One on Orthodoxy, Two on Catholicism

Perhaps it’s just a coincidence, but I couldn’t help but notice that First Things posted a critical (some might say damning) analysis of Russian church/state mingling on the anniversary of Our Lady of Fatima’s Miracle of the Sun. Sergei Chapnin’s “A Church of Empire” will be a sobering read for those who believe “Holy Russia” has returned under the gaze of President Vlaidmir Putin and Moscow Patriarch Kirill. Chapnin, an Orthodox believer himself, does not buy the line that a great moral awakening is ongoing in Russia. Rather, the Orthodox Church has become “a post-Soviet civil religion providing ideological support for the Russian state.” It’s difficult to argue with that conclusion in light of both the Moscow Patriarchate’s “Russian World” rhetoric and the dreadful number of abortions and divorces which occur in the country each year. None of this is to say that all is lost, however. Even if the Russian Church lacks living links to its pre-Soviet past, the Russian Orthodox tradition itself holds the seeds for authentic spiritual, moral, and social renewal. The question now is when the upper hierarchy in the Russian Orthodox Church will have the fortitude to truly resist secular political influences on ecclesiastical life. Some are hoping it will come during this generation, but given current circumstances, it may still be a long ways off.

Over at the site One Peter Five, a gent going by the alias Benedict Constable has some sobering words for Catholics. “Getting Real About Catholic History: A Brief Review of Papal Lapses” dumps a bucket of ice water on ultramontane sentiments by reviewing some fairly infamous moments in Church history where popes scandalized the faithful and, arguably, undermined the Catholic Faith. Perhaps it is too early to tell for sure, but there seems to be a slow — but steady — drift away from papal maximalism within certain circles of the Catholic Church, a drift that undoubtedly bodes well for the future as far as both preserving the Faith and improving relations with the Eastern Orthodox are concerned. It is interesting to see that while Pope Francis has done next-to-nothing to curb open dissent against Church doctrine during the ongoing Synod on the Family, several Greek Catholic leaders, including Patriarch Sviatoslav of the Ukrainian Greek Catholic Church (UGCC), have stood firm for the Apostolic Faith. The successor to St. Peter is not the only one available to shepherd the faithful in these troubling times.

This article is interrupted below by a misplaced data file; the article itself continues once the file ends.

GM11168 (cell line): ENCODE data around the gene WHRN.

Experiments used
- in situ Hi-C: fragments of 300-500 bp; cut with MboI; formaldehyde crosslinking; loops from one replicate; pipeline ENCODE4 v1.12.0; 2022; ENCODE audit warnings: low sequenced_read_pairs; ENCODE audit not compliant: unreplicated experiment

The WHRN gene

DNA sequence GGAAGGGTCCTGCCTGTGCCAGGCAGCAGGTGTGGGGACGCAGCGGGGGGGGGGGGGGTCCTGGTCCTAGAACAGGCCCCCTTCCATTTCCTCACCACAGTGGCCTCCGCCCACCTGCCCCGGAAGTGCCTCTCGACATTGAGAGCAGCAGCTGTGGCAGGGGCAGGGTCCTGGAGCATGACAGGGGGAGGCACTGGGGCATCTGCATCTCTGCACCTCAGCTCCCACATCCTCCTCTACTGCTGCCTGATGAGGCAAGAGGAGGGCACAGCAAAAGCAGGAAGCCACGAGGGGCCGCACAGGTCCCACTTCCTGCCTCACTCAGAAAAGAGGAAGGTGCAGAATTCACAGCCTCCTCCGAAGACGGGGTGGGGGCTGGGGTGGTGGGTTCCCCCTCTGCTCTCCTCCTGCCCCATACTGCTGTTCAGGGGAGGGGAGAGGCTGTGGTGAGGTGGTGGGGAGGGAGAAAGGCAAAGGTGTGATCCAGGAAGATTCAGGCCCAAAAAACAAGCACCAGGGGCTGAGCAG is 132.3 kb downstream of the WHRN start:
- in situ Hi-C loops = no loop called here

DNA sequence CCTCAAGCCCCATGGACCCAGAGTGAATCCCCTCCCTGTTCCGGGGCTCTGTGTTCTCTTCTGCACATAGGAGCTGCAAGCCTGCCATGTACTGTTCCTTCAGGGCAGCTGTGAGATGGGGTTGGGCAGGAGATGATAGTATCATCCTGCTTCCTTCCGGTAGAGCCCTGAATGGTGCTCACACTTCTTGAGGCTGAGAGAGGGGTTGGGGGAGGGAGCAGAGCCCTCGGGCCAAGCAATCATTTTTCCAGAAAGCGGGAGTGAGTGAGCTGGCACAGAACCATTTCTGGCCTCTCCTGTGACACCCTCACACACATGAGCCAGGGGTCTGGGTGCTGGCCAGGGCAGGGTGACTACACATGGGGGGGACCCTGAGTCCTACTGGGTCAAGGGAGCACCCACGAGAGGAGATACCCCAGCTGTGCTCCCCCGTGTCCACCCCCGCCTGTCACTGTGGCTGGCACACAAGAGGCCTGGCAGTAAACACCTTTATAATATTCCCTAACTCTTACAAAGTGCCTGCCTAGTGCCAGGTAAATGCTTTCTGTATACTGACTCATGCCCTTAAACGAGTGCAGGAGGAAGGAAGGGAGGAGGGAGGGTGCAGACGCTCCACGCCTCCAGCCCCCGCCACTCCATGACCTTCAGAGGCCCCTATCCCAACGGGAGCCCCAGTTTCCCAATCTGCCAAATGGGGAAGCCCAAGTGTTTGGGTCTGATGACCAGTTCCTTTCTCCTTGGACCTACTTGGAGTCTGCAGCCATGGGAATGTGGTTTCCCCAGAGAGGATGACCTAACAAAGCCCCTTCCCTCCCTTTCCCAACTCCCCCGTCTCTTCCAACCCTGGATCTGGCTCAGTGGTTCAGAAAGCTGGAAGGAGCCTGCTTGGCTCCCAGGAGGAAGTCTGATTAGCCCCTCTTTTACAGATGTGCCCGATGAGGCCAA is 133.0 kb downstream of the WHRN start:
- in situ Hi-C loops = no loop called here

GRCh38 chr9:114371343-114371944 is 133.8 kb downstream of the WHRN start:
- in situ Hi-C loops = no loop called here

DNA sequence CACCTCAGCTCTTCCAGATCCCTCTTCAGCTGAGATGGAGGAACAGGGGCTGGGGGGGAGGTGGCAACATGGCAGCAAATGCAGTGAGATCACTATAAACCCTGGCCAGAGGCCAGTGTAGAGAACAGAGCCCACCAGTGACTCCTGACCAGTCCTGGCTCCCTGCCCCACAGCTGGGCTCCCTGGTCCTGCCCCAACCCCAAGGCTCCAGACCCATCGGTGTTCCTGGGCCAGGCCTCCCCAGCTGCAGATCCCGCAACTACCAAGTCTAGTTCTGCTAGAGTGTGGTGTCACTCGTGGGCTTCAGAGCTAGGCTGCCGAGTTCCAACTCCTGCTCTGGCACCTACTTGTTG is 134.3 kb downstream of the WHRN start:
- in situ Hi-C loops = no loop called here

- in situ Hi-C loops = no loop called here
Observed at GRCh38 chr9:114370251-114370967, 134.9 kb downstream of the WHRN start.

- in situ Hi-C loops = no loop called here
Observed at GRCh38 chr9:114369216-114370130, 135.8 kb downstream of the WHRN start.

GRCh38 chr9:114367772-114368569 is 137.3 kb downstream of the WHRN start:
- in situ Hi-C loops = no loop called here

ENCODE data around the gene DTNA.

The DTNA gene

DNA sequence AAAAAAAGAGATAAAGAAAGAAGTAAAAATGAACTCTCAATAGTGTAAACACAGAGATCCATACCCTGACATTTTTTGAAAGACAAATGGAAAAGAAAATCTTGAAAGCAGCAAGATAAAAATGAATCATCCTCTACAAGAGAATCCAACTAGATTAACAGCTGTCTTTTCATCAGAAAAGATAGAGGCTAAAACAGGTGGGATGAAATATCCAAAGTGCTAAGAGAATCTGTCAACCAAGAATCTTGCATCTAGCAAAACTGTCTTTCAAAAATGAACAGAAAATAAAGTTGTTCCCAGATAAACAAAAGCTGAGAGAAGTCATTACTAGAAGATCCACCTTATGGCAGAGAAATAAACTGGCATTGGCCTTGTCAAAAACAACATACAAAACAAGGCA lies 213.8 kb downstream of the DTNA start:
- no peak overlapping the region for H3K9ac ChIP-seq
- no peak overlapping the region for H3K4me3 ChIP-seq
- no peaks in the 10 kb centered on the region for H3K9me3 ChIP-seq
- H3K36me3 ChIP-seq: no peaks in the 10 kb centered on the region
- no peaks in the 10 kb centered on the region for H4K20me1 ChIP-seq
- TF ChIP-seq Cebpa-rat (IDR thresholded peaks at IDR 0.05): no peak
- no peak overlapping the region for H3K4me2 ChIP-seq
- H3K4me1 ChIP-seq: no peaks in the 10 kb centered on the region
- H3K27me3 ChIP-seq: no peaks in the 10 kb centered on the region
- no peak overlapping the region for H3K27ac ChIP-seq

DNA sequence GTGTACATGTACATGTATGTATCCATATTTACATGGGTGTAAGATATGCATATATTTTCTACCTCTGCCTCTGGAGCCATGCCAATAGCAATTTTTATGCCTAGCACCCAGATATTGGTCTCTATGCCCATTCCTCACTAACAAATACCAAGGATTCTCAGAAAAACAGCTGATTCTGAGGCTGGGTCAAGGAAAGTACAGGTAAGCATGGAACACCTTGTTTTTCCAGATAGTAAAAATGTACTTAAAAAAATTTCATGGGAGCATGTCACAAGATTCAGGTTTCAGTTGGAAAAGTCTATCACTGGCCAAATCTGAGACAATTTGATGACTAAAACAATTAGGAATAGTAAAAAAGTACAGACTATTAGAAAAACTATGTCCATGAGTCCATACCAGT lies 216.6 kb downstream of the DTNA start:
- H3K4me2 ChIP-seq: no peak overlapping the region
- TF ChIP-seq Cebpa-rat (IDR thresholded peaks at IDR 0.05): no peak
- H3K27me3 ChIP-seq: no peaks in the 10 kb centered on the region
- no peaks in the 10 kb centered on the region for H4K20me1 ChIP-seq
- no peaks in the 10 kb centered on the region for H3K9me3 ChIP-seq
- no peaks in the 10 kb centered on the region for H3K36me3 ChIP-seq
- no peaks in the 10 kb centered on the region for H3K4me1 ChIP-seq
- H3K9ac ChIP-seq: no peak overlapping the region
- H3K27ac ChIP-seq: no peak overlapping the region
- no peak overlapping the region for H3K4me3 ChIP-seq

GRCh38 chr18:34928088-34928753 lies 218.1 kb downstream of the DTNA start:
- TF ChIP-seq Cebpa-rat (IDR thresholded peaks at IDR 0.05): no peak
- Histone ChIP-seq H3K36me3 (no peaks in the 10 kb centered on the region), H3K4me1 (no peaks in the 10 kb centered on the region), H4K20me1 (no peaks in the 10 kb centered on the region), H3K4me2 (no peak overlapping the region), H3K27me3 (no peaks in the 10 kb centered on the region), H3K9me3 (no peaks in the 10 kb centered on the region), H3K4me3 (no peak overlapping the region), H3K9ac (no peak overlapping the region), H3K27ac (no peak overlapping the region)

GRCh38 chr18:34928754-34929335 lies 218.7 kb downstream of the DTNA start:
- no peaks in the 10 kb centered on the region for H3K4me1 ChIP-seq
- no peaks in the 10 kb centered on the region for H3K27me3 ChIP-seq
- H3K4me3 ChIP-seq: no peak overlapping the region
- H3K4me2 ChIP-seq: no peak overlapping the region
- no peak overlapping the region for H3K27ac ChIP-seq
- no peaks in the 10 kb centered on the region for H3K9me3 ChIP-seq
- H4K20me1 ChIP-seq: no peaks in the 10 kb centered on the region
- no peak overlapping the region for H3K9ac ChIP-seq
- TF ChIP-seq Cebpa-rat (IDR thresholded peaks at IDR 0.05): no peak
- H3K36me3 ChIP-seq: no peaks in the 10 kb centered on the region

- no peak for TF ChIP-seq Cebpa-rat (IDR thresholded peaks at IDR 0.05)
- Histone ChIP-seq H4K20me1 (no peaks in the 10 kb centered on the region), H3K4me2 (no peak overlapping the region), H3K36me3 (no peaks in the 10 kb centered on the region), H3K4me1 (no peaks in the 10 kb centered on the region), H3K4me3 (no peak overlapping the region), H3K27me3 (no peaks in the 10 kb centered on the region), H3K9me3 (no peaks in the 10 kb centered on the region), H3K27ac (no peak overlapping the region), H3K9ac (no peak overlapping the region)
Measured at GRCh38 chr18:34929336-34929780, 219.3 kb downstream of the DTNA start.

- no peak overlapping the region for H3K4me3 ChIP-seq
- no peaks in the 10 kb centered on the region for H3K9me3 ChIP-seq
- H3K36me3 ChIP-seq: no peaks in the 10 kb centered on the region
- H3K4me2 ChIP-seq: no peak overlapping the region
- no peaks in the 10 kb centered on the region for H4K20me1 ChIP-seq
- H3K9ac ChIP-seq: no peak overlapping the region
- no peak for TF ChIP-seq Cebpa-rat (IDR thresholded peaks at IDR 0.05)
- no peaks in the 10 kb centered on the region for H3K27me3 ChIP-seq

Speaking of the UGCC, I made a brief mention yesterday of an academic article by Fr. Peter Galadza where, inter alia, he examines four 17th C. Kievan Liturgicons (roughly equivalent to a Missal for Latin Catholics), including the first printed 1617 edition which was edited in part by St. Josaphat Kuntsevych, the polarizing promoter of Orthodox reunion with Rome. This foundational liturgical text for the Greek Catholics, which was printed just 21 years after the Union of Brest, includes neither the filioque in the Creed nor a commemoration for the pope. Following proper Byzantine liturgical praxis, such a commemoration would have been reserved to the metropolitan bishop rather than parish priests. Today, regrettably, the pope is given primary commemoration during the litanies despite the fact that he is not the primate of the UGCC. The practice has no support in Byzantine liturgical history and will hopefully be eliminated in due course.